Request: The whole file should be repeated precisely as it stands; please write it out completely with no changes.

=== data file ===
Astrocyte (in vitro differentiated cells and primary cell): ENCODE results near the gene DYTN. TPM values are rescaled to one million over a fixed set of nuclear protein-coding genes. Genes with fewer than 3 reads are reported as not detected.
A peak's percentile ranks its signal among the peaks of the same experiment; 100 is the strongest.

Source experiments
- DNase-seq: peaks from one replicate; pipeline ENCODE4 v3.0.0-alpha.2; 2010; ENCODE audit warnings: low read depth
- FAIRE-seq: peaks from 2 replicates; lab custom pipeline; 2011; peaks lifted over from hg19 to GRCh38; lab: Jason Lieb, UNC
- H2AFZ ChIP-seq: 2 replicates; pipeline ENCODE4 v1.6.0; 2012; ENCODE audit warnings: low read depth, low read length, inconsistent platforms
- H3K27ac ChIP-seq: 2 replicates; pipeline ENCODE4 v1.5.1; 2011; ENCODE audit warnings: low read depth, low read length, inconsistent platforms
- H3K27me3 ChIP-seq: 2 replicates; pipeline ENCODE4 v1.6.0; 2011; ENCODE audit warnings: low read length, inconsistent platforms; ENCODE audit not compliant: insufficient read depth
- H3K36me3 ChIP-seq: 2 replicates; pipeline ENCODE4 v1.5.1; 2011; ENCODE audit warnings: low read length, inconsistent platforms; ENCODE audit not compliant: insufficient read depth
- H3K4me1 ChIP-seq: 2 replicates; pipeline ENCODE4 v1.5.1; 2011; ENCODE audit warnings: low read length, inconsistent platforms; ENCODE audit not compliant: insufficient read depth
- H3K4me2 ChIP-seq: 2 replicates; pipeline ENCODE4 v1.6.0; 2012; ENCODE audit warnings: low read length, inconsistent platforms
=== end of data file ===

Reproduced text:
Astrocyte (in vitro differentiated cells and primary cell): ENCODE results near the gene DYTN. TPM values are rescaled to one million over a fixed set of nuclear protein-coding genes. Genes with fewer than 3 reads are reported as not detected.
A peak's percentile ranks its signal among the peaks of the same experiment; 100 is the strongest.

Source experiments
- DNase-seq: peaks from one replicate; pipeline ENCODE4 v3.0.0-alpha.2; 2010; ENCODE audit warnings: low read depth
- FAIRE-seq: peaks from 2 replicates; lab custom pipeline; 2011; peaks lifted over from hg19 to GRCh38; lab: Jason Lieb, UNC
- H2AFZ ChIP-seq: 2 replicates; pipeline ENCODE4 v1.6.0; 2012; ENCODE audit warnings: low read depth, low read length, inconsistent platforms
- H3K27ac ChIP-seq: 2 replicates; pipeline ENCODE4 v1.5.1; 2011; ENCODE audit warnings: low read depth, low read length, inconsistent platforms
- H3K27me3 ChIP-seq: 2 replicates; pipeline ENCODE4 v1.6.0; 2011; ENCODE audit warnings: low read length, inconsistent platforms; ENCODE audit not compliant: insufficient read depth
- H3K36me3 ChIP-seq: 2 replicates; pipeline ENCODE4 v1.5.1; 2011; ENCODE audit warnings: low read length, inconsistent platforms; ENCODE audit not compliant: insufficient read depth
- H3K4me1 ChIP-seq: 2 replicates; pipeline ENCODE4 v1.5.1; 2011; ENCODE audit warnings: low read length, inconsistent platforms; ENCODE audit not compliant: insufficient read depth
- H3K4me2 ChIP-seq: 2 replicates; pipeline ENCODE4 v1.6.0; 2012; ENCODE audit warnings: low read length, inconsistent platforms